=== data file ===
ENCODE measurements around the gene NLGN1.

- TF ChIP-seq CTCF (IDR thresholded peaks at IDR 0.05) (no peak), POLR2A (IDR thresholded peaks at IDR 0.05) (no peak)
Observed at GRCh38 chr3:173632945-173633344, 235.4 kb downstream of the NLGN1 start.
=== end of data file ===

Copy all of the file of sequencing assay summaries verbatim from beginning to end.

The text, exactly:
ENCODE measurements around the gene NLGN1.

- TF ChIP-seq CTCF (IDR thresholded peaks at IDR 0.05) (no peak), POLR2A (IDR thresholded peaks at IDR 0.05) (no peak)
Observed at GRCh38 chr3:173632945-173633344, 235.4 kb downstream of the NLGN1 start.